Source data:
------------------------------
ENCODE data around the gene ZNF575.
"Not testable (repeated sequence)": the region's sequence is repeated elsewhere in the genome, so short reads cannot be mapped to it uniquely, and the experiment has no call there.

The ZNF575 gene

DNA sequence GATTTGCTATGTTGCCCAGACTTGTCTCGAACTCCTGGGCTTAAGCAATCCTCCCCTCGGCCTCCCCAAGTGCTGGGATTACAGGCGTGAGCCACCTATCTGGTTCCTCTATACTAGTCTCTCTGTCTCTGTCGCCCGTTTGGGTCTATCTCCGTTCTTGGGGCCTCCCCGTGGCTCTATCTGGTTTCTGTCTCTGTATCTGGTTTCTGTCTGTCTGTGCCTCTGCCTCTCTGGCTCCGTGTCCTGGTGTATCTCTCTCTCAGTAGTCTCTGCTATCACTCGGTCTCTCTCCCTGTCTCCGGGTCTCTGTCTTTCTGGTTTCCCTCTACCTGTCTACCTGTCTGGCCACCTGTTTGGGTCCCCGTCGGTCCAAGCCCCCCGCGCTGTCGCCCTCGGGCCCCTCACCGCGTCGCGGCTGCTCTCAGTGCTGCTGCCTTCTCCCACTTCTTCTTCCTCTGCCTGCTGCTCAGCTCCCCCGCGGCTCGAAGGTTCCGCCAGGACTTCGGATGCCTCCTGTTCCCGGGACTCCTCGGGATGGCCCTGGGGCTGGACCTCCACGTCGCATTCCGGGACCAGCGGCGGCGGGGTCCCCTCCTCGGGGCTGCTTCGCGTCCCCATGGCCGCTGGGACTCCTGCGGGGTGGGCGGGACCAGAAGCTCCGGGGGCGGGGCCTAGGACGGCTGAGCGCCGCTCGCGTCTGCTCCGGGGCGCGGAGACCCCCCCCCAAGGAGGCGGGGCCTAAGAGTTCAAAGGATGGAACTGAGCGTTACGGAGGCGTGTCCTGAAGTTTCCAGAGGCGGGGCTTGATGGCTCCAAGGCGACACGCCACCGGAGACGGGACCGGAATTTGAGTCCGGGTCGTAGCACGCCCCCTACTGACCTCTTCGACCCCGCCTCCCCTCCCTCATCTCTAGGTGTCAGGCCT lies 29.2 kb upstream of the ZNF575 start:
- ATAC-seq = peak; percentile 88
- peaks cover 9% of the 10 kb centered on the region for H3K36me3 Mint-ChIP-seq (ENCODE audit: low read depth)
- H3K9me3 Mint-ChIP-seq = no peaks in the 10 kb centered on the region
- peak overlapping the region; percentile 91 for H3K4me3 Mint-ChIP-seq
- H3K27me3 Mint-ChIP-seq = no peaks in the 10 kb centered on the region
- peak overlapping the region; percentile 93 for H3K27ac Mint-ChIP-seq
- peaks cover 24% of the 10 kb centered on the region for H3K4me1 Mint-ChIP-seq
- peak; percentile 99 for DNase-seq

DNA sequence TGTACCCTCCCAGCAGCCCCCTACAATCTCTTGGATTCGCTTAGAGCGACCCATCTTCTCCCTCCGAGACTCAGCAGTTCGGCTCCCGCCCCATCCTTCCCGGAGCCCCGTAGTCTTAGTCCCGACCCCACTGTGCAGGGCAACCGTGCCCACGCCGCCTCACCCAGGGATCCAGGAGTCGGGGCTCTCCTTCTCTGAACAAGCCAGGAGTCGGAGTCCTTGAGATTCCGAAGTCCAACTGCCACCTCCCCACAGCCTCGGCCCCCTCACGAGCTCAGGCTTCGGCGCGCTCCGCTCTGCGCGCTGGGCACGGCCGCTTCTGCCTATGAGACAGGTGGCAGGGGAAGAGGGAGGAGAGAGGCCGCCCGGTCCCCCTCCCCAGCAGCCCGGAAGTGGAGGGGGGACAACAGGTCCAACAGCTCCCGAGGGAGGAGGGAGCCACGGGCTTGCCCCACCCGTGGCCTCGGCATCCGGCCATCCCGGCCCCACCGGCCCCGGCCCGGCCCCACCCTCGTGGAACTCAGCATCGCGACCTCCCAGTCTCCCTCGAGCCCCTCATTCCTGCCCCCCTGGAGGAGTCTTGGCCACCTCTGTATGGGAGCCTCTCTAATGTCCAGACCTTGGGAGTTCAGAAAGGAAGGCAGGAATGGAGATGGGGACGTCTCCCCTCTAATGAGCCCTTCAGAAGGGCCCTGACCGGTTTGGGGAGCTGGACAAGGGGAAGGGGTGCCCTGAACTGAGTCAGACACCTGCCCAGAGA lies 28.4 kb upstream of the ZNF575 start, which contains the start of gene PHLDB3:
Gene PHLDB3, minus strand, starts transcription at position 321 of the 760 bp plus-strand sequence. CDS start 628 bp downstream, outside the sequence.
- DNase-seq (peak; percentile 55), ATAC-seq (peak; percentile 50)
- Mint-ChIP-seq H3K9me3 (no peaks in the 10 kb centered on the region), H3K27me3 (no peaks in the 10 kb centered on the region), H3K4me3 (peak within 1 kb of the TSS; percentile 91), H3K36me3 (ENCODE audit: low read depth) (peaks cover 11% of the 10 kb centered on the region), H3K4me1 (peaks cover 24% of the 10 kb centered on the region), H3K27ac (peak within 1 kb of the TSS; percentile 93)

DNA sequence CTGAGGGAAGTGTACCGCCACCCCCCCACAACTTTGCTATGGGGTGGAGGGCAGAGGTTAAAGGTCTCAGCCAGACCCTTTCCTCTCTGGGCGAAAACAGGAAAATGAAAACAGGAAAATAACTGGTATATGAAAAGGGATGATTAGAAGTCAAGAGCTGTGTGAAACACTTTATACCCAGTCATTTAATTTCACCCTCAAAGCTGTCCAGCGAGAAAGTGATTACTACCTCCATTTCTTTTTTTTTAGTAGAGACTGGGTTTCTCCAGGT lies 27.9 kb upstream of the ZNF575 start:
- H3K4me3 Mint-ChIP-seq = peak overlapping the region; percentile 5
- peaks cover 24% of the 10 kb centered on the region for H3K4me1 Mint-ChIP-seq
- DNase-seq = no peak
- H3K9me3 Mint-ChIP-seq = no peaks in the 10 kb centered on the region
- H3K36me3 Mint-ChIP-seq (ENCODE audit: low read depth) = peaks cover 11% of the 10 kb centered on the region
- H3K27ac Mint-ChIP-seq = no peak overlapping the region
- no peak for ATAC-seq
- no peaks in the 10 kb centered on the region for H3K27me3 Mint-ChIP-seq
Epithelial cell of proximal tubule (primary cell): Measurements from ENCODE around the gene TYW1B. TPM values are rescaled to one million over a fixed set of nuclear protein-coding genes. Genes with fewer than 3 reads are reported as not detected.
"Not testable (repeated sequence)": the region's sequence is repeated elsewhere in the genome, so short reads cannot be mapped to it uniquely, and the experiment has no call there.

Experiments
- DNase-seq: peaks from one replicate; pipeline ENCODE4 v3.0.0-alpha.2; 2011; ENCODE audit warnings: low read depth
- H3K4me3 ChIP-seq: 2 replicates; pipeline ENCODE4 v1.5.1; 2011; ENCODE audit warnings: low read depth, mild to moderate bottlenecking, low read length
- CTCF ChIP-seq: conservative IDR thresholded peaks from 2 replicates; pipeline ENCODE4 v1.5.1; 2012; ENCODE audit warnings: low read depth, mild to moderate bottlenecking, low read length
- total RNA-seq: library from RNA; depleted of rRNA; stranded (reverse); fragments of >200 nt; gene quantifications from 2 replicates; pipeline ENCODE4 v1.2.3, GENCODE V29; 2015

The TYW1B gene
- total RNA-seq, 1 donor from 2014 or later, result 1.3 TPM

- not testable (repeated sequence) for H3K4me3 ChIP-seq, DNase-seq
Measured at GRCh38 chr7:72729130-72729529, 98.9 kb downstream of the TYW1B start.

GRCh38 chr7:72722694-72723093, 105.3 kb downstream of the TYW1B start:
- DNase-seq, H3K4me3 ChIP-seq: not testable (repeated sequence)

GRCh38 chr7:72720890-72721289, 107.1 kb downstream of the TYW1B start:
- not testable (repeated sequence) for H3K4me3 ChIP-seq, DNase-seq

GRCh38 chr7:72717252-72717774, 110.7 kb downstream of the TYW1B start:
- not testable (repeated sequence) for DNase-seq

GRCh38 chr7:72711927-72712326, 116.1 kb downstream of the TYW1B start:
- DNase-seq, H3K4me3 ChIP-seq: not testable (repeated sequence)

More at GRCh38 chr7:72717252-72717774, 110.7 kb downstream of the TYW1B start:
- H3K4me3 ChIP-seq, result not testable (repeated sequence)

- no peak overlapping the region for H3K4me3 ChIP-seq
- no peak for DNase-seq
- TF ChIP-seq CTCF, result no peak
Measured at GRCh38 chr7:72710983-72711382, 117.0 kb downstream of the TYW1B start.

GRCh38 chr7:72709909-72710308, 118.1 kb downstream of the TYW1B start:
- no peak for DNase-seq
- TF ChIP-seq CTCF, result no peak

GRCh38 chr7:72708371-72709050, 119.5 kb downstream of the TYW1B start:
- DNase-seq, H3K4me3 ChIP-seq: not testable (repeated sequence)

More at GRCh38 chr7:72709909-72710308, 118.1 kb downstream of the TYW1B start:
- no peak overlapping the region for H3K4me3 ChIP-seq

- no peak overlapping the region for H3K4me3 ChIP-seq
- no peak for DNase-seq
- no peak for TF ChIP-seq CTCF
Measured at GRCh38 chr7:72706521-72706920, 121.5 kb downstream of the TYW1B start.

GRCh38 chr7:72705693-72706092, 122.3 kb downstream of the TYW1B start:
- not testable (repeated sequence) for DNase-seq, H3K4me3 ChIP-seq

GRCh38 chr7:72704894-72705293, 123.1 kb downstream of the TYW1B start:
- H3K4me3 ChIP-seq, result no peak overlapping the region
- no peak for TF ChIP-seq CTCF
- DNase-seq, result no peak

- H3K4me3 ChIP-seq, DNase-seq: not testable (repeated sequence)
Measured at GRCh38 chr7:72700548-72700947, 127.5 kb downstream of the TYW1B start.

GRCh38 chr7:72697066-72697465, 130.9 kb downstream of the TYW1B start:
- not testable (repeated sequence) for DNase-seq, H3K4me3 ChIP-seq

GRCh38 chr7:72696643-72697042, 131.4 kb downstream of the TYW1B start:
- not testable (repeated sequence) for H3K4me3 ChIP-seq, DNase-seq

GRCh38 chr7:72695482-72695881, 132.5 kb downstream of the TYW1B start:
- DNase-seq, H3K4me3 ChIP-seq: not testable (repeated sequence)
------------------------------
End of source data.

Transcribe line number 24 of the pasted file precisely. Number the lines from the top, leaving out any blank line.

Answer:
- no peak for ATAC-seq